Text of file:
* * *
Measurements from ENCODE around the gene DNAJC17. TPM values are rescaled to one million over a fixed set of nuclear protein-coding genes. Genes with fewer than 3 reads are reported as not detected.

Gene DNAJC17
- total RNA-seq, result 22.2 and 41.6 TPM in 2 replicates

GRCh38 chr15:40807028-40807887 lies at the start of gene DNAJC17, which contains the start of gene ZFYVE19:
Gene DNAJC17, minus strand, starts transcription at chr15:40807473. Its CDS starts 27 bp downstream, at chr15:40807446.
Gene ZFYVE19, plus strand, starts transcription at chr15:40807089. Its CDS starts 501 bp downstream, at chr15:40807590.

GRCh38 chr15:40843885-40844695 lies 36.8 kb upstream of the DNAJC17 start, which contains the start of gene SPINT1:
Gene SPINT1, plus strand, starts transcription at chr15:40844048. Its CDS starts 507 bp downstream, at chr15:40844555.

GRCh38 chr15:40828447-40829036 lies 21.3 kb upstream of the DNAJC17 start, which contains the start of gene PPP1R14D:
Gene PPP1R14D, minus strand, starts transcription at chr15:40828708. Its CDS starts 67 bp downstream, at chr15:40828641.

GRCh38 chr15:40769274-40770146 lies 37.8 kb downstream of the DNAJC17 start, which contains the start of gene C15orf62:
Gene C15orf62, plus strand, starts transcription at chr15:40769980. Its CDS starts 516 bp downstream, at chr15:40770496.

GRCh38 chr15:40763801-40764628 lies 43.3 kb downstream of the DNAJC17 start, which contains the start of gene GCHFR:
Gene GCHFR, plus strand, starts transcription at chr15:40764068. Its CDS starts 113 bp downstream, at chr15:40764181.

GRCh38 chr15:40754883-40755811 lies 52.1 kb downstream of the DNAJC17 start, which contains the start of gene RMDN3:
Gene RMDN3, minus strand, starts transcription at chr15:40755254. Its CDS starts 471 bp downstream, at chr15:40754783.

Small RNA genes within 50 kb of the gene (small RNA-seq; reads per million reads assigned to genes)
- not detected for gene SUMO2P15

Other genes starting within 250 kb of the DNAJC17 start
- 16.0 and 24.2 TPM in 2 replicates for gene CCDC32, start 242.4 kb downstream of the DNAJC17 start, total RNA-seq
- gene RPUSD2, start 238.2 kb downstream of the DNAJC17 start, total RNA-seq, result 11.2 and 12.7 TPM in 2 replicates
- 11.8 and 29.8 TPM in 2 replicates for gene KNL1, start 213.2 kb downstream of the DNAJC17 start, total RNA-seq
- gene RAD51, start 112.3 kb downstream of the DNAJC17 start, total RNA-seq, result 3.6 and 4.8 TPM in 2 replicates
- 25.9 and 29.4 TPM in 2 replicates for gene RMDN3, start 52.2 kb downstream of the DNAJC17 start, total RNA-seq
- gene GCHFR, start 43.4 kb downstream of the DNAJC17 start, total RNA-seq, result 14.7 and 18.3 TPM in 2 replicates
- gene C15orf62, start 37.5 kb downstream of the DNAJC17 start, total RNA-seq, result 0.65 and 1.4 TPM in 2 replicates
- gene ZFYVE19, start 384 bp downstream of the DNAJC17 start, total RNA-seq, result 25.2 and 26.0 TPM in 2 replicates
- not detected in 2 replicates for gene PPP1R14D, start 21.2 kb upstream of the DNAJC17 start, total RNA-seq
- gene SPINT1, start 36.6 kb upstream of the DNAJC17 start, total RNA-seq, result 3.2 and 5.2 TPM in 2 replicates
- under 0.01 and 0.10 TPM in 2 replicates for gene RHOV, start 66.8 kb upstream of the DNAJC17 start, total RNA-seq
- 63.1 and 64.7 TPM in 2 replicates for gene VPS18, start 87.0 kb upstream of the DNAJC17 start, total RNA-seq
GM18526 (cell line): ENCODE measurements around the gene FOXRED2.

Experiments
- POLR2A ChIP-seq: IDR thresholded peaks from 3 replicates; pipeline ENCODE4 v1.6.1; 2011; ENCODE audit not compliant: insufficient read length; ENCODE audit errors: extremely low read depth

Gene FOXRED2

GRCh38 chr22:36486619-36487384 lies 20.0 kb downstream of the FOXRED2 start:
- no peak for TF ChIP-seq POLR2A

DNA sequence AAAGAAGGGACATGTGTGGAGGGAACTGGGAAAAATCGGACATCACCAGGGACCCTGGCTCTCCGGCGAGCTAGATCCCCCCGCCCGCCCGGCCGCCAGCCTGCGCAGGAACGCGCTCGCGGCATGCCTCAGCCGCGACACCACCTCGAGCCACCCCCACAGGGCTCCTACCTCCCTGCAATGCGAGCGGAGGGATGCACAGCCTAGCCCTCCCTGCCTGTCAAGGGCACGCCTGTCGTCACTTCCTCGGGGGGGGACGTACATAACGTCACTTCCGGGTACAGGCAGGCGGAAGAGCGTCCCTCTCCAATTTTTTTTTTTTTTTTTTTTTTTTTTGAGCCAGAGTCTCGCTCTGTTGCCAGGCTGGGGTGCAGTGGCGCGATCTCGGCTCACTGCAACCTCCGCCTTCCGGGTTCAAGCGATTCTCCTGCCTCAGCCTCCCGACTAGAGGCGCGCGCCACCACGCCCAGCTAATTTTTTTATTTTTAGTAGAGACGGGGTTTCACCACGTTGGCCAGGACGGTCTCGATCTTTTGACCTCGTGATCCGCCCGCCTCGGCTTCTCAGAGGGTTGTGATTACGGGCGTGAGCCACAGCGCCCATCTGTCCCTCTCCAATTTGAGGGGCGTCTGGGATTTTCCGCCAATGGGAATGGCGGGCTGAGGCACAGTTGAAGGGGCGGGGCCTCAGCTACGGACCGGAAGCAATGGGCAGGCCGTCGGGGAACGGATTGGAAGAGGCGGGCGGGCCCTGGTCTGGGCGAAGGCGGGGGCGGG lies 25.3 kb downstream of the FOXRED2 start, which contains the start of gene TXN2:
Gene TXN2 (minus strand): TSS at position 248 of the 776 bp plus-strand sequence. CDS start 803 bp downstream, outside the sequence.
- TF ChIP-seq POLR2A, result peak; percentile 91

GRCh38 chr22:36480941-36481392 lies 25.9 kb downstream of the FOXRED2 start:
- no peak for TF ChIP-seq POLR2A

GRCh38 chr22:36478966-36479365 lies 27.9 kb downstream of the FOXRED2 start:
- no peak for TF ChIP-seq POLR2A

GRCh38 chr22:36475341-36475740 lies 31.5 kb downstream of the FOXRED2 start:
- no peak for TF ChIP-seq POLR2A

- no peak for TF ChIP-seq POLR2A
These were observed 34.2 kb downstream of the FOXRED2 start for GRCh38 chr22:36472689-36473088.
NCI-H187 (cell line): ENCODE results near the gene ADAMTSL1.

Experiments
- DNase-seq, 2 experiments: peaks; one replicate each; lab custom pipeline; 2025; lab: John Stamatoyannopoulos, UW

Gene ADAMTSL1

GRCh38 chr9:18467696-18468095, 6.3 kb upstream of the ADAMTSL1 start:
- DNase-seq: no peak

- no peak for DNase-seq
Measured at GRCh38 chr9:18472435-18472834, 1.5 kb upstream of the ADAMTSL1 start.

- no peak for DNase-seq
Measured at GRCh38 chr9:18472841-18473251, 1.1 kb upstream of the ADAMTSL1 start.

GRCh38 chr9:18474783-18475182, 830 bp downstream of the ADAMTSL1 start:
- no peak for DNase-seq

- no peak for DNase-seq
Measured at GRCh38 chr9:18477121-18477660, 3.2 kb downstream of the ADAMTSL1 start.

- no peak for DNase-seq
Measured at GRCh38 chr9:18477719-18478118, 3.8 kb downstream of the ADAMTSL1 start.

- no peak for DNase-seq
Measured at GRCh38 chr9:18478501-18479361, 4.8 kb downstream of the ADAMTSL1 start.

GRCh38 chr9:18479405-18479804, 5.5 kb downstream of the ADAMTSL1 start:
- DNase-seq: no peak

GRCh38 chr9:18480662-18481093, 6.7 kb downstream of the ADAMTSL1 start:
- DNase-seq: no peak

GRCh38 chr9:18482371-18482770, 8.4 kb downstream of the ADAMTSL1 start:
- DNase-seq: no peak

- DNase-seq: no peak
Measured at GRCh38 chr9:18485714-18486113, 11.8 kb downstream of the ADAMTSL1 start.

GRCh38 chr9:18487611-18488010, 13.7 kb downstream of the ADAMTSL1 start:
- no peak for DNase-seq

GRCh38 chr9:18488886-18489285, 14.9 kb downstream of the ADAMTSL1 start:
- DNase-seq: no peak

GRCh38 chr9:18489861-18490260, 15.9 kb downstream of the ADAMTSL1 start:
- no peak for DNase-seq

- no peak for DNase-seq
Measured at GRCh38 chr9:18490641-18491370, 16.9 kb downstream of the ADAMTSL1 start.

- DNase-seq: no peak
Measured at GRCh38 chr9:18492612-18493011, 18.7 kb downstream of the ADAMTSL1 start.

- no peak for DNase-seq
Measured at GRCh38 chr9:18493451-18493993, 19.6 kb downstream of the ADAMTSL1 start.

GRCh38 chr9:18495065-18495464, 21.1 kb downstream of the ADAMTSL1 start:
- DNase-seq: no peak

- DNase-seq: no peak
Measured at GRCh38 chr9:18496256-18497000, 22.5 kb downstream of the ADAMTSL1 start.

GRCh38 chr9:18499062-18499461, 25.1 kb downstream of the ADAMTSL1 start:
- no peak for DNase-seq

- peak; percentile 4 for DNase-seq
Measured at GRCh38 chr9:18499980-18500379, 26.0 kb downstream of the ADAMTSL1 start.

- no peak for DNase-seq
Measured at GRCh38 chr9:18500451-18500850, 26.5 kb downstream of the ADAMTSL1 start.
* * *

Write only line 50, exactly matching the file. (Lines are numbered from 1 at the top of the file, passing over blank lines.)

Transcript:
Experiments